Video: Qualifying an ESD floor - Resistance and Charge Generation

ESD flooring materials should always be tested and qualified as an ESD flooring system – i.e. in combination with a person and whatever footwear is designated for the space. In this video, Dave Long, president and founder of StaticWorx, Inc., explains industry standards for static-control flooring – and details the tests necessary to properly qualify an ESD floor. You’ll learn why resistance testing alone is not enough to ensure an ESD-safe floor. And why it’s crucial to test both electrical resistance, measured in ohms, and charge generation, measured in volts.

Visit our Learning Center to read our article, 5 Reasons You Should Never Qualify a Floor Based on Conductive or Dissipative.

For help or advice about choosing an ESD floor, call us on 617-923-2000, email [email protected], or visit our Guide to ESD Flooring Selection.

Hi, I’m Dave Long from StaticWorx. Today we’re going to talk about qualifying ESD flooring.

This past September, In Compliance Magazine published our article on this topic and the reason we wrote the article is most people that we deal with – engineers, facility managers, architects – don’t realize that there’s actually a special process called qualifying an ESD floor. What I’m telling you is qualifying the floor is different than testing the floor. It’s different than verifying the floor.

In our industry we all try to meet a standard called ANSI 20.20 and ANSI 20.20 is a document that clearly states that before you install a static-control floor under laboratory conditions you need to perform certain tests and those tests should be done with environmental controls in place.

So there’s two tests. The first one is what we call the ohm meter test. Everyone’s familiar with this and in fact 10 years ago if you were doing qualification you would very likely get away possibly with only doing this test.

So all I’m gonna do is hit a button and that tells me what the electrical resistance of this conductive tile is. So typically when we go into a facility and we talk to people, they think that’s all they have to do. All that test does is tell you what the electrical resistive properties of the floor are and it doesn’t tell you anywhere near enough. So now with the 2014 version of ANSI 20.20 it’s a requirement in the lab to test the floor for walking body voltage using the specific type of footwear you plan to use in your facility.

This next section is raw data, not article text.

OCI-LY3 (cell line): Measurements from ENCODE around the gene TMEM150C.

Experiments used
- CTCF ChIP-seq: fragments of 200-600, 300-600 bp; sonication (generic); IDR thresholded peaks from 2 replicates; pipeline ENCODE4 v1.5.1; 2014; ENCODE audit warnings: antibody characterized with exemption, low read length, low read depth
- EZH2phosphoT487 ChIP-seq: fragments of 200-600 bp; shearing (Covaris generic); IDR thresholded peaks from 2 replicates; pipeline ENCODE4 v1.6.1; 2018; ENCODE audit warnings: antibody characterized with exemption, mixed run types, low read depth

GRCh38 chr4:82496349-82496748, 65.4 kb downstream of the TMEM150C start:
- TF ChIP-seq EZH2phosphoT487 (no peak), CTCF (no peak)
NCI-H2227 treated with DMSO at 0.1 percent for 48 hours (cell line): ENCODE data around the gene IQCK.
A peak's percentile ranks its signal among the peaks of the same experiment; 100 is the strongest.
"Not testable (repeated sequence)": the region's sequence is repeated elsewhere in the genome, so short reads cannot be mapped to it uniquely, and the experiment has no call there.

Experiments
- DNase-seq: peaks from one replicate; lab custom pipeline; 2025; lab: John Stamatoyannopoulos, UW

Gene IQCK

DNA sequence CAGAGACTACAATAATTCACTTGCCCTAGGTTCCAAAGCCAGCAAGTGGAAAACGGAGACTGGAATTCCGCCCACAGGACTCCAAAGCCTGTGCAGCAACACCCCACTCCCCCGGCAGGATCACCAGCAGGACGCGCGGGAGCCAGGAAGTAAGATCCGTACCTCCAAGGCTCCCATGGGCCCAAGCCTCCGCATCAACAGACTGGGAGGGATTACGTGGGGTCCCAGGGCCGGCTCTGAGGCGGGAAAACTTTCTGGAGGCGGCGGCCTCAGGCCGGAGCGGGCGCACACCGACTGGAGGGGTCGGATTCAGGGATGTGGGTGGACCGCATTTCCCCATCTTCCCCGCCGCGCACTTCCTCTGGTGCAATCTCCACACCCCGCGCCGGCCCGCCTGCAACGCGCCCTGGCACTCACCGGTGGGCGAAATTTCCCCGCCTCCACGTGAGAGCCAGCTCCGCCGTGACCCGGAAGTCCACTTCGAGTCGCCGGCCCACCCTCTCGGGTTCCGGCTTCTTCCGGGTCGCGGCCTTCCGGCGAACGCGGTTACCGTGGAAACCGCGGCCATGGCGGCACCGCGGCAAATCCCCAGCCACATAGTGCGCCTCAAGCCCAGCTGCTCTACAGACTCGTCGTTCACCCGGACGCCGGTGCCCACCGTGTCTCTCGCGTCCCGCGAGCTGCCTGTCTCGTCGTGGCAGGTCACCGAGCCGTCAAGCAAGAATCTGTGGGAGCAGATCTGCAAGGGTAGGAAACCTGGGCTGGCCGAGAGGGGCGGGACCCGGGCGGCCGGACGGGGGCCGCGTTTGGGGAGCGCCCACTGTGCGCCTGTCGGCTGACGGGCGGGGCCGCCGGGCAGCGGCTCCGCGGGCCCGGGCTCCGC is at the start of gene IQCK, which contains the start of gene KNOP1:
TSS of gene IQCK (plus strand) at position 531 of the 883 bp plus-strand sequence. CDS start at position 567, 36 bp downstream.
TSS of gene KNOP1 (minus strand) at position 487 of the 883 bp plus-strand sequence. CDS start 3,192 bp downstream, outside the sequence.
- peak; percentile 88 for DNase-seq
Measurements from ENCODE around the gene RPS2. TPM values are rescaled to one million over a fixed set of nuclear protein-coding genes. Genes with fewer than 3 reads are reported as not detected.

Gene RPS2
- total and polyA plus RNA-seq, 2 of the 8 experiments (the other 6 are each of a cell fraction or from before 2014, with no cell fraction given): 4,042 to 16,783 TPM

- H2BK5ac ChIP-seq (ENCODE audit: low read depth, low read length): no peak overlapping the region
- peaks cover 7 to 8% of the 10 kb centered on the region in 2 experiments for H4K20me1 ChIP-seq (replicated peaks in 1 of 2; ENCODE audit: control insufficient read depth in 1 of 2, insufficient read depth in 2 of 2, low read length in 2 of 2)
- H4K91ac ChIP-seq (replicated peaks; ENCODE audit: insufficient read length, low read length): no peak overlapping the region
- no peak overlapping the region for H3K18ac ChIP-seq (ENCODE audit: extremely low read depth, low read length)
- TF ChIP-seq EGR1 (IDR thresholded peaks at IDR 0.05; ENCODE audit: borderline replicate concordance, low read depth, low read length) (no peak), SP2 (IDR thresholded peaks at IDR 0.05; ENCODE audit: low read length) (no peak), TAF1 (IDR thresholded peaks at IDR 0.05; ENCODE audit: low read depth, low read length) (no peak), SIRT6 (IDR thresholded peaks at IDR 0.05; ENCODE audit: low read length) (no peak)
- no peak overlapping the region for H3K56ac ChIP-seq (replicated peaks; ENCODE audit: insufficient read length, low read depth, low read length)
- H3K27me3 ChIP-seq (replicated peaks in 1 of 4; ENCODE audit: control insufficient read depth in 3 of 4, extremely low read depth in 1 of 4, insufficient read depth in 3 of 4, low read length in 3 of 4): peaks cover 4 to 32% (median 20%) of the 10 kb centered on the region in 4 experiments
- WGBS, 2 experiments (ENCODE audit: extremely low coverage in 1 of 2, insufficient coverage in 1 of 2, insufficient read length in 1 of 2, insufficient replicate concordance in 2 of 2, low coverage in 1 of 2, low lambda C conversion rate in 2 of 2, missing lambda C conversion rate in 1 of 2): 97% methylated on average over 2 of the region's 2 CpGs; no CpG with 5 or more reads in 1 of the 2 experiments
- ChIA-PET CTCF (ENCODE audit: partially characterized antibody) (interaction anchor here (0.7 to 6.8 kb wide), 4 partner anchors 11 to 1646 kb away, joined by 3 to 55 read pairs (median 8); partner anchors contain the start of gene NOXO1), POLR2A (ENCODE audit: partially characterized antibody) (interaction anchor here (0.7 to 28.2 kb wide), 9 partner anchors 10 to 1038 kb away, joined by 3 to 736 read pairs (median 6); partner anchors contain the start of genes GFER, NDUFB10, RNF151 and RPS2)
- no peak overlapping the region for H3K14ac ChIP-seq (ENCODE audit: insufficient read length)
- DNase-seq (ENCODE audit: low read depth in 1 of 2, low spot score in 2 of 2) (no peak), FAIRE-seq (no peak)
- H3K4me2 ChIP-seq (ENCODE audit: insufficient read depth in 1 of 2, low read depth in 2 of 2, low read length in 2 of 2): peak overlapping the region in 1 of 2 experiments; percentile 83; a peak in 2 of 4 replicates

So what are the footwear options? Here’s an ESD shoe. These black pads on here are conductive materials that are electrically connected to the inside of the shoe.

Here’s a heel strap. As you can see, the heel strap is on a regular ordinary sneaker and it’s only a small band of conductive material.

We’ve got cleanroom booties. This little tab goes inside your shoe. This allows the electricity – all of these actually do – on your body to be transferred from your skin to these conductive materials to the floor to ground.

The funny thing about it is you would assume that any of these ESD footwear options would work very well. They don’t. Certain floors do not perform very well for certain types of ESD footwear. In our article there’s a chart and one of the things we’ve done is we’ve actually taken third-party lab data, presented it, showing the reader what the charge generation is on the same floor using heel straps and ESD shoes.

Probably the most graphic example of why you need to understand this: one of the floors we tested was a conductive vinyl floor, so with the ohm meter it measured exactly where it was supposed to measure, in the conductive range in that particular case, but when we walked on it with an ESD heel strap, we measured 800 volts. The manufacturer claimed that this floor met ANSI 20.20. In fact, it’s in their warranty. What they left out is when they did the testing, they did it themselves, they did it at the wrong humidity, and they did it with ESD shoes. Well, if you’re going to use ESD shoes that might help a little bit but the problem we have is we want to know whether a floor will work under adverse circumstances. That means we want to know what’s going to happen when the humidity is low. We also want to know whether the floor is going to generate static electricity on the rest of the shoe.

So if I take this sneaker and I rub it on this carpet, I generate a static charge. What you’ll notice with the heel strap is there’s no static but for the rest of the shoe there is. One of the reasons heel straps are an important test, is we know that most of a standard shoe with a heel strap, most of that shoe is going to generate static electricity. The only part that’s going to prevent static electricity is this small band.

So if we can find a floor the works with heel straps and works with ESD shoes, we’ve got a floor that means we don’t have to worry about swapping what type of footwear we use in the future. If a visitor comes into our facility, we can hand them a set of heel straps and know that they can touch their product without damaging it. That’s a big deal.

So now you don’t have to put the floor in, only to find out that you have to spend $100 or more per employee in order to find a footwear option that will work for that floor.

 

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StaticWorx high-performance static-control floors protect electronic components, explosives, and high-speed computers from damage caused by static electricity. ESD flooring is part of a system. Choices should always be based on objective, researched evidence. When you partner with us, we look at all possible items that may need to integrate with the floor, and, focusing on your goals and objectives, help you find the right floor for your application.